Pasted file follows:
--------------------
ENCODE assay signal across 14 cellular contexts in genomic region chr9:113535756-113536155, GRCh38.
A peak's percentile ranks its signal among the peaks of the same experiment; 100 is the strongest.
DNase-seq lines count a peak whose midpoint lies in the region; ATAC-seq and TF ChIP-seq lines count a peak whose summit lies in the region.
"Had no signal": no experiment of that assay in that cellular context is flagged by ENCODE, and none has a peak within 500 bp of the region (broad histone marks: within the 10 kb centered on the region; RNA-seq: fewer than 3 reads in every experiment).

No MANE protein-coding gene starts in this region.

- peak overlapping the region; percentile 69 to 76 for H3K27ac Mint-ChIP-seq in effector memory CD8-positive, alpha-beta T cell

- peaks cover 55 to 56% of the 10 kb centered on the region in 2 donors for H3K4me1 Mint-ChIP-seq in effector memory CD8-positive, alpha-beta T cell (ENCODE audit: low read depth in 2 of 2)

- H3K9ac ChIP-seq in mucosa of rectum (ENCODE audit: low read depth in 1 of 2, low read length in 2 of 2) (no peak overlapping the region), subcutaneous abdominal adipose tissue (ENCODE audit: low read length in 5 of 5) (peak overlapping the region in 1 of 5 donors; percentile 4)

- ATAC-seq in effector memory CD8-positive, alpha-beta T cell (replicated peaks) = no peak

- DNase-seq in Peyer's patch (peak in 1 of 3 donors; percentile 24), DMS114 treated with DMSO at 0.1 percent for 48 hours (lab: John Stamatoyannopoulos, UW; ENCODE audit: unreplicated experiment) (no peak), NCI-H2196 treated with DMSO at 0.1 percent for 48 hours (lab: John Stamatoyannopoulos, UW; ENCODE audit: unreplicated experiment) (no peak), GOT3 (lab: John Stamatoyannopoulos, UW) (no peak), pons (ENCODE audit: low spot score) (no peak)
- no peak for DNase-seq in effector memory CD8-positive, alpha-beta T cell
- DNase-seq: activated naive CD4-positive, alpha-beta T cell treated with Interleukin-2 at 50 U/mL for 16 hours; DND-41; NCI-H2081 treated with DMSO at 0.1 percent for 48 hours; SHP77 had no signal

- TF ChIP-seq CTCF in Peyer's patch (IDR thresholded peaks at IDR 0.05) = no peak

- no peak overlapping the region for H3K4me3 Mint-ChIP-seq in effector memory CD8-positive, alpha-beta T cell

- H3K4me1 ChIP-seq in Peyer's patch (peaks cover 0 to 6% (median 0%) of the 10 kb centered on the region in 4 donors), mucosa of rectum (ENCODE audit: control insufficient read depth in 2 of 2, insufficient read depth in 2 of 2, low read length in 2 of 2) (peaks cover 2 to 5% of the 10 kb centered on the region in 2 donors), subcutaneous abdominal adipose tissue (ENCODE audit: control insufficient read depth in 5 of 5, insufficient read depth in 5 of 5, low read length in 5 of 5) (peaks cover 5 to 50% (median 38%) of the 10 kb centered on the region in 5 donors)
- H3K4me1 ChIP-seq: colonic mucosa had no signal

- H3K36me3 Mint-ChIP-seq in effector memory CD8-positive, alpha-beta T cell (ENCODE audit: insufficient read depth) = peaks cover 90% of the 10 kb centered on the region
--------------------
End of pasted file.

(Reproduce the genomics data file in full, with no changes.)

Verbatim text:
ENCODE assay signal across 14 cellular contexts in genomic region chr9:113535756-113536155, GRCh38.
A peak's percentile ranks its signal among the peaks of the same experiment; 100 is the strongest.
DNase-seq lines count a peak whose midpoint lies in the region; ATAC-seq and TF ChIP-seq lines count a peak whose summit lies in the region.
"Had no signal": no experiment of that assay in that cellular context is flagged by ENCODE, and none has a peak within 500 bp of the region (broad histone marks: within the 10 kb centered on the region; RNA-seq: fewer than 3 reads in every experiment).

No MANE protein-coding gene starts in this region.

- peak overlapping the region; percentile 69 to 76 for H3K27ac Mint-ChIP-seq in effector memory CD8-positive, alpha-beta T cell

- peaks cover 55 to 56% of the 10 kb centered on the region in 2 donors for H3K4me1 Mint-ChIP-seq in effector memory CD8-positive, alpha-beta T cell (ENCODE audit: low read depth in 2 of 2)

- H3K9ac ChIP-seq in mucosa of rectum (ENCODE audit: low read depth in 1 of 2, low read length in 2 of 2) (no peak overlapping the region), subcutaneous abdominal adipose tissue (ENCODE audit: low read length in 5 of 5) (peak overlapping the region in 1 of 5 donors; percentile 4)

- ATAC-seq in effector memory CD8-positive, alpha-beta T cell (replicated peaks) = no peak

- DNase-seq in Peyer's patch (peak in 1 of 3 donors; percentile 24), DMS114 treated with DMSO at 0.1 percent for 48 hours (lab: John Stamatoyannopoulos, UW; ENCODE audit: unreplicated experiment) (no peak), NCI-H2196 treated with DMSO at 0.1 percent for 48 hours (lab: John Stamatoyannopoulos, UW; ENCODE audit: unreplicated experiment) (no peak), GOT3 (lab: John Stamatoyannopoulos, UW) (no peak), pons (ENCODE audit: low spot score) (no peak)
- no peak for DNase-seq in effector memory CD8-positive, alpha-beta T cell
- DNase-seq: activated naive CD4-positive, alpha-beta T cell treated with Interleukin-2 at 50 U/mL for 16 hours; DND-41; NCI-H2081 treated with DMSO at 0.1 percent for 48 hours; SHP77 had no signal

- TF ChIP-seq CTCF in Peyer's patch (IDR thresholded peaks at IDR 0.05) = no peak

- no peak overlapping the region for H3K4me3 Mint-ChIP-seq in effector memory CD8-positive, alpha-beta T cell

- H3K4me1 ChIP-seq in Peyer's patch (peaks cover 0 to 6% (median 0%) of the 10 kb centered on the region in 4 donors), mucosa of rectum (ENCODE audit: control insufficient read depth in 2 of 2, insufficient read depth in 2 of 2, low read length in 2 of 2) (peaks cover 2 to 5% of the 10 kb centered on the region in 2 donors), subcutaneous abdominal adipose tissue (ENCODE audit: control insufficient read depth in 5 of 5, insufficient read depth in 5 of 5, low read length in 5 of 5) (peaks cover 5 to 50% (median 38%) of the 10 kb centered on the region in 5 donors)
- H3K4me1 ChIP-seq: colonic mucosa had no signal

- H3K36me3 Mint-ChIP-seq in effector memory CD8-positive, alpha-beta T cell (ENCODE audit: insufficient read depth) = peaks cover 90% of the 10 kb centered on the region